Long Pauses Version 11
On October 1st I left my job as the University of Tennessee’s lead web designer and moved across campus to Alumni Affairs, where I’m now serving as Communications Manager. When I interviewed for the position, we talked generally about the rapidly evolving world of electronic communications, and I used my friends in the film blog-o-sphere as an example of what most excites me about the field right now. Although we see each other only once a year in Toronto, on any given day we exchange emails, pass notes in Facebook, comment on each other’s sites, chirp in Twitter, text message, discuss ideas on forums, listen in on podcasts, instant message, and, occasionally, when the mood strikes us, we even call each other on the phone.
The variety of communications tools would be overwhelming but for the fact that my friends and I are engaged in what is essentially a single, extended conversation. It’s all come to feel perfectly natural. I suppose some tools (forums, long-form blogs) are more suitable for, say, serious debate than others, while Twitter is obviously more immediate and superficial. And Facebook — wonderful, addictive Facebook — is so damn good at social networking that it’s changed the way I use the Internet (despite my long-held resistance to it). Perhaps we could draw an analogy between these tools and the various types of conversations we have with local friends when we go out together for a long dinner, sit side-by-side at a book club meeting, or run into each other at the grocery store.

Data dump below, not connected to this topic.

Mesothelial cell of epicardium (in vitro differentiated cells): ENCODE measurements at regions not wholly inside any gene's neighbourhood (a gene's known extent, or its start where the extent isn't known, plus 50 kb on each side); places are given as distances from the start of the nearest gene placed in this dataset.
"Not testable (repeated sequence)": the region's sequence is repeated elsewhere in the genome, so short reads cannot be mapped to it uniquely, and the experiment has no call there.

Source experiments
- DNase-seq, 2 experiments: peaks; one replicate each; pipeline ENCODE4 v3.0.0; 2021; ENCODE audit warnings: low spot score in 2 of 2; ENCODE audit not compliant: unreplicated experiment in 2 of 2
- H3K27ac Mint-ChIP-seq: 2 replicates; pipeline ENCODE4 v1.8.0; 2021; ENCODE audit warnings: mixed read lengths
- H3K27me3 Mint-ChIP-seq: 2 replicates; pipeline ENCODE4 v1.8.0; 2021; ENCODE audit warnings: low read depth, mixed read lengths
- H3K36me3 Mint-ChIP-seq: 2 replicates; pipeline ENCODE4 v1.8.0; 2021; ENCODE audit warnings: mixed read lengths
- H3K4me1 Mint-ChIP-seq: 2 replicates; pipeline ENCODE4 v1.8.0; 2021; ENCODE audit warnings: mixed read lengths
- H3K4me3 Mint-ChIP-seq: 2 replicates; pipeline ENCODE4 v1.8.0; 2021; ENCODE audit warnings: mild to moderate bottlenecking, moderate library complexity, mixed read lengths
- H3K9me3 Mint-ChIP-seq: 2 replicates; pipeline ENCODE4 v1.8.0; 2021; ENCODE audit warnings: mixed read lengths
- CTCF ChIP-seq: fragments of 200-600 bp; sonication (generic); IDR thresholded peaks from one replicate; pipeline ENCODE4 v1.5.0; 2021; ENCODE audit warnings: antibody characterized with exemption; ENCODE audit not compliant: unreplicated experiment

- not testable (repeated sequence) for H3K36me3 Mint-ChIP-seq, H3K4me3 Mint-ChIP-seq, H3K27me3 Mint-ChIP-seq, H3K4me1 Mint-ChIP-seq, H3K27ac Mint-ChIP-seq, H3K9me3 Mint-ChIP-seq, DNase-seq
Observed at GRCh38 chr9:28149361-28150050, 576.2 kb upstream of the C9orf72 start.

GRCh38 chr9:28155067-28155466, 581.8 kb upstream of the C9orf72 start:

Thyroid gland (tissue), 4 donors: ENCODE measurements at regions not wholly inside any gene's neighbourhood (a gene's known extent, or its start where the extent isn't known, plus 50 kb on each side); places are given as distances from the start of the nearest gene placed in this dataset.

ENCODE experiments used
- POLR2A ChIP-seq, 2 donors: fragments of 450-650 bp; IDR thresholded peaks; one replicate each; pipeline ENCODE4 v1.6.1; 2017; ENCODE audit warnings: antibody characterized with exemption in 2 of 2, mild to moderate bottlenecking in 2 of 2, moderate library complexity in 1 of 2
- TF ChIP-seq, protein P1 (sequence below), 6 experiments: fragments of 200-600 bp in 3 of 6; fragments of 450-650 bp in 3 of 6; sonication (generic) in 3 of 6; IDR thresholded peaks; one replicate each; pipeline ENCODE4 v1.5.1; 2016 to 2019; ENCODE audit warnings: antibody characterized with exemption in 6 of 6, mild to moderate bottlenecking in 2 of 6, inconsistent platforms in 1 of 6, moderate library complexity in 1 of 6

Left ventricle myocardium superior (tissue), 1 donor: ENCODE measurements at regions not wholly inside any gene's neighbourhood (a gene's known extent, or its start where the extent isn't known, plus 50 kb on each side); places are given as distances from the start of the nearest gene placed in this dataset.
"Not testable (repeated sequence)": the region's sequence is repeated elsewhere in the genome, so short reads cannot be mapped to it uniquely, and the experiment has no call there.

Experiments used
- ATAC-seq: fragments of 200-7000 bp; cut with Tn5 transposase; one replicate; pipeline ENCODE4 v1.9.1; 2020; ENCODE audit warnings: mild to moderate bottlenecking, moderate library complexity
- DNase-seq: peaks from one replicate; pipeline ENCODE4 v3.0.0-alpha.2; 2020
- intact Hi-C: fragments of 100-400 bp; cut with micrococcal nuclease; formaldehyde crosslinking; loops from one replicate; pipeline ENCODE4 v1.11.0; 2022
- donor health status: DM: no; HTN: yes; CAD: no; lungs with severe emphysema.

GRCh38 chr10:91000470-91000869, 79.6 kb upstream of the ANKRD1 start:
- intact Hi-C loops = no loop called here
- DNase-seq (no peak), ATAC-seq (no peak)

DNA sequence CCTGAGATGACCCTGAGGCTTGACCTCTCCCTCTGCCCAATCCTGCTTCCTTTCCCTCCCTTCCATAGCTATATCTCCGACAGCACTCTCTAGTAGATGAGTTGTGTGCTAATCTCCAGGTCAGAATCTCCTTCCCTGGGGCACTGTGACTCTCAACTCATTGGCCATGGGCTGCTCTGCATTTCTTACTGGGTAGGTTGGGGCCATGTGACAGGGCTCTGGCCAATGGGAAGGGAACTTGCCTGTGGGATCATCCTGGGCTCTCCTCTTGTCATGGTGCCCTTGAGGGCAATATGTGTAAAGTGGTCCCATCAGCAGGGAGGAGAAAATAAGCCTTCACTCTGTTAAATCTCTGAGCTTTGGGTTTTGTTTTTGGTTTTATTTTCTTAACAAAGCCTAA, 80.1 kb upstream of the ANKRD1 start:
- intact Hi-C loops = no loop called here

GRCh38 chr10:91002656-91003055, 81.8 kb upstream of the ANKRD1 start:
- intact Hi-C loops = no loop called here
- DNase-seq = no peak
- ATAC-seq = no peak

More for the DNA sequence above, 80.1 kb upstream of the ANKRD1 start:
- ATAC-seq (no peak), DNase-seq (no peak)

Long Pauses version 11 is a snapshot of how I’m currently using the Internet. It’s almost literally divided down the middle, with frequently updated microposts on the left and occasional, more thoughtful bits of content on the right. Feel free to interact with it however you like. Here’s a breakdown of the web apps (all of them free) I’ve stitched together for this strange patchwork of a site:
Because Long Pauses predates blogging, I jumped on the first free, viable tool that didn’t require a locally-hosted database. Seven years later, I have nearly a 1,000 posts in Blogger and, both out of familiarity and laziness, have resisted moving to a more robust CMS like WordPress or Expression Engine. Frankly, I kind of enjoy solving the problems associated with building an entire site from a single template.
Early iterations of Blogger didn’t include a commenting feature, so my first add-on was Haloscan. Again, by the time Blogger caught up, I had a deep archive of comments that I was hesitant to abandon. Until now. Because Haloscan uses a pop-up window, the advent of tabbed browsing has made it a major pain in the ass. I’ve officially made the switch to Blogger comments, which will hopefully prove to be more user-friendly and readable. However, the old archive still exists. At the bottom of each post, you’ll notice a small, grayed-out discussion icon. For a trip down memory lane, click that icon on old posts to read past comments.
I resisted Twitter until the Facebook addiction kicked in. Once I figured out how to synch Twitter with my Facebook status, it was all over. I’m hooked.
Tumblr doesn’t yet have a built-in commenting feature, but Disqus can be added by copying and pasting two lines of code into a Tumblr template. Added bonus: Disqus publishes an rss feed.
Let me know if you find anything broken.